What is learning? How do we improve student engagement?
Questions like these often come up in academia, as we come to realise that traditional education models no longer serve us well.
In fact, I was debating these questions with a private tutor. I enjoy debates, and the twenty-four-year-old PHD student was giving me a run for my money, as we debated what education could be like in the future, especially in the context of online learning.
“People need to learn on their own time,” explained the student. “And in a style that works for them, online learning is great for that,” “We are social creatures,” I replied. “There needs to be some form of social engagement, otherwise, people will have a hard time learning.”
“Then, you are just turning online learning into a normal classroom,” said the student. “How else can you improve learning and engagement with online learning, if you are not catering to the unique needs of each student?”
While I will not disparage the fact that each student has their own strengths and weaknesses when learning, I will refute the idea that custom learning models are the only way to improve learning and engagement.
I believe it’s possible to improve learning outcomes and increase student engagement in an online classroom using different techniques.
Pay attention! Keeping students engaged
An online classroom provides you with several dynamic tools to improve learning and engagement.
Using the chunking principle to distribute course material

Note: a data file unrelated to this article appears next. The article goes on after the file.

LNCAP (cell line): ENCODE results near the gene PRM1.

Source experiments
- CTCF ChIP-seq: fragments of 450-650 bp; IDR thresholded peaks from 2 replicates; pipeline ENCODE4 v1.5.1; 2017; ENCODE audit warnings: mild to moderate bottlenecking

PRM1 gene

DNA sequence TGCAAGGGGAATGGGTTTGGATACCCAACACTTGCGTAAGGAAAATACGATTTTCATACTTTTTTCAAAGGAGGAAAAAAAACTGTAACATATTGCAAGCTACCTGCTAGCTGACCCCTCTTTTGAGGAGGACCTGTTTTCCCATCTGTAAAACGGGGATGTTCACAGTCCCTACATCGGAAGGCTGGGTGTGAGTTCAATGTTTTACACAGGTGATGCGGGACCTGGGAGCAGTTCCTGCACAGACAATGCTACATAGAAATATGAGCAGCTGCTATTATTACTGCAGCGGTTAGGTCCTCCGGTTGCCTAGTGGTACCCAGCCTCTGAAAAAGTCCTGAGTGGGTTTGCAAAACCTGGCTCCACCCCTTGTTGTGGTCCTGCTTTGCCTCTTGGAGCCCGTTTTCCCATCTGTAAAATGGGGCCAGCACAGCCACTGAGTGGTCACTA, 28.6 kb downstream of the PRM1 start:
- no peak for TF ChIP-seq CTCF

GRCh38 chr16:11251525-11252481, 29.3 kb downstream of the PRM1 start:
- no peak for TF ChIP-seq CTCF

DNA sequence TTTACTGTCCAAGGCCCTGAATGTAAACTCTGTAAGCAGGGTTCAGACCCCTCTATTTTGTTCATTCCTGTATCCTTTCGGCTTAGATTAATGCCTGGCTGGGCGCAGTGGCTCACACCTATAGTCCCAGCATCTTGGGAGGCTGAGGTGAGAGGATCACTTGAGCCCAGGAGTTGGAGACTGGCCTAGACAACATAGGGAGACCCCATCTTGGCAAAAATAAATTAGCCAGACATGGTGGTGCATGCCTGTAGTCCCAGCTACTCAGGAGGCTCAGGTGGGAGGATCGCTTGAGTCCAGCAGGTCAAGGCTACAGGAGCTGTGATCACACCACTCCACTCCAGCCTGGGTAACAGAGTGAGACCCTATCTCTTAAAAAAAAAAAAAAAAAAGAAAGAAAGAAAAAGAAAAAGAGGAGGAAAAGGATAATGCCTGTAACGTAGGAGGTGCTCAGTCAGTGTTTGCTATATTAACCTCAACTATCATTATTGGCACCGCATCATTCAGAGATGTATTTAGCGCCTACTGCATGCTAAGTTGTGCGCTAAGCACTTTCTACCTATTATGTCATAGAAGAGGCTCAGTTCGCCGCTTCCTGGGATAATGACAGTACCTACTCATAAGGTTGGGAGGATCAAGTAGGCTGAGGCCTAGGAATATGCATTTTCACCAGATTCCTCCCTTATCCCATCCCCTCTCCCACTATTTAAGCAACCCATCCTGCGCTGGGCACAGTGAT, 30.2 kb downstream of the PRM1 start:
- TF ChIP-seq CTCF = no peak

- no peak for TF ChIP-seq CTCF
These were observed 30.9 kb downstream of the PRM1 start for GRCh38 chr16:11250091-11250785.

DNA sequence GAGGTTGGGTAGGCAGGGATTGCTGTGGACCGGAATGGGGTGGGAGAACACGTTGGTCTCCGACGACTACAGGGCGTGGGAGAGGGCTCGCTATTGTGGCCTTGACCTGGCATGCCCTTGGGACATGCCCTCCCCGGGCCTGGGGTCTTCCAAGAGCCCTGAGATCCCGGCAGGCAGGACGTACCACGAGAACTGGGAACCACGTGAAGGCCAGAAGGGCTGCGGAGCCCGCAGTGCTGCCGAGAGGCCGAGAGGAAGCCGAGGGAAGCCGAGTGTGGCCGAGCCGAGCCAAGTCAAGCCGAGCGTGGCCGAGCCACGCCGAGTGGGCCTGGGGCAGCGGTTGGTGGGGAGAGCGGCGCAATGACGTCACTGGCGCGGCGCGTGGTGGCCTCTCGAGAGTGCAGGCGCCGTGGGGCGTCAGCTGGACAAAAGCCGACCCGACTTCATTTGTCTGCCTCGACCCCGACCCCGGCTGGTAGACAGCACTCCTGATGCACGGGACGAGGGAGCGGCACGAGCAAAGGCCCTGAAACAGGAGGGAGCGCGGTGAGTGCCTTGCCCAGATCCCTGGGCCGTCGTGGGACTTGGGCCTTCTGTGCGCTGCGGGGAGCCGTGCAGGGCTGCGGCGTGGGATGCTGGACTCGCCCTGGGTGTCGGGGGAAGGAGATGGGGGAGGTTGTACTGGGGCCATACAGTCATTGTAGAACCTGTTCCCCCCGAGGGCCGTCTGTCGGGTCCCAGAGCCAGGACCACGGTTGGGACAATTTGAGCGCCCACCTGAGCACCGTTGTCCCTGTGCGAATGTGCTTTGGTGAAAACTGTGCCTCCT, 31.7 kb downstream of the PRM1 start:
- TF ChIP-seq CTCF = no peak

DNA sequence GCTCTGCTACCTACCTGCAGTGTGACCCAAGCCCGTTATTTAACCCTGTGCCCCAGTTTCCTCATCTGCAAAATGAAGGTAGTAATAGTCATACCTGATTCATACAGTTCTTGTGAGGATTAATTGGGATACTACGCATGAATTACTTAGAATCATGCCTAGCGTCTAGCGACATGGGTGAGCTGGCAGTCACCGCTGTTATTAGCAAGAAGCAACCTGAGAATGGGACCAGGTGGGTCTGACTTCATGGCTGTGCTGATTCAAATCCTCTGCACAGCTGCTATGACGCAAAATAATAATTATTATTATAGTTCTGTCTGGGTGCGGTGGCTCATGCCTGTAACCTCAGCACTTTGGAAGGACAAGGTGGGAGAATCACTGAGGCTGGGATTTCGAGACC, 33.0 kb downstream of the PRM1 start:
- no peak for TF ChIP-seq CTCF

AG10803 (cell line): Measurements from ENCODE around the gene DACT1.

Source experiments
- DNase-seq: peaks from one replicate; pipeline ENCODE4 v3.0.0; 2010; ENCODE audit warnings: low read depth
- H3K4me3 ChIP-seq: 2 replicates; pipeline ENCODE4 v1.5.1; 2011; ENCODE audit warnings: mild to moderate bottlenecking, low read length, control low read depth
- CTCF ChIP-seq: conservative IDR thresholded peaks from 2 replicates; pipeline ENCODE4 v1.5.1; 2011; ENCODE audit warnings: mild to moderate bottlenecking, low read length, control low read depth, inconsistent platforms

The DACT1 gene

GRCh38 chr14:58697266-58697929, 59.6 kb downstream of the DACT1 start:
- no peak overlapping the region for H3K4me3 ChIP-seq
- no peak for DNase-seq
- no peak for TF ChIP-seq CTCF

If you a private tutor or involved in education in some way, then you would have heard about the chunking principle. For those of you who don’t know, the chunking principle refers to a series of learning strategies that better reflect how the mind processes information.
Studies show that the human mind processes information better in chunks, rather than large blocks. So as tutors, we should use this principle to improve learning in online classrooms. In fact, an online classroom is perfectly suited for this because we can set learning material in chunks, instead of blocks.
Most students have an attention span of about 10 minutes, so spacing out content puts more focus learning.
Incorporate social learning
An online classroom is the perfect place to build an online learning community. Even though people might be sitting miles apart from each other, there are plenty of opportunities to create a thriving community with your students. Several studies have shown that social learning improves student engagement.
Social learning also creates a more interesting learning environment (people process information better when they are listening rather than reading). Some of the best online classrooms encourage this social element with tools like forum discussions and Zoom integration to facilitate discussions.
It is difficult to keep students engaged when they don’t know where they are excelling and where they are struggling. I believe that feedback is one of the most powerful instruments in education because it keeps students motivated, and a motivated student is an engaged student.
Feedback is important because it gives students the feeling that they are making progress. But why stop there? You can make the feedback even more useful for students by setting goals to complete so that they make progress in their own way.
This will be difficult to pull off in a conventional class, but in an online classroom run by private tutors, delivering goals for each student should be easy.
Class is now in session
As our understanding of the human mind grows, we owe it to our students to create an environment that promotes learning and engagement over dated education models. Improving learning and engagement, not only benefits students, it benefits us as well.
An online classroom has all the tools students need to improve learning and engagement. The question is, how do we use the available tools to create the right learning environment?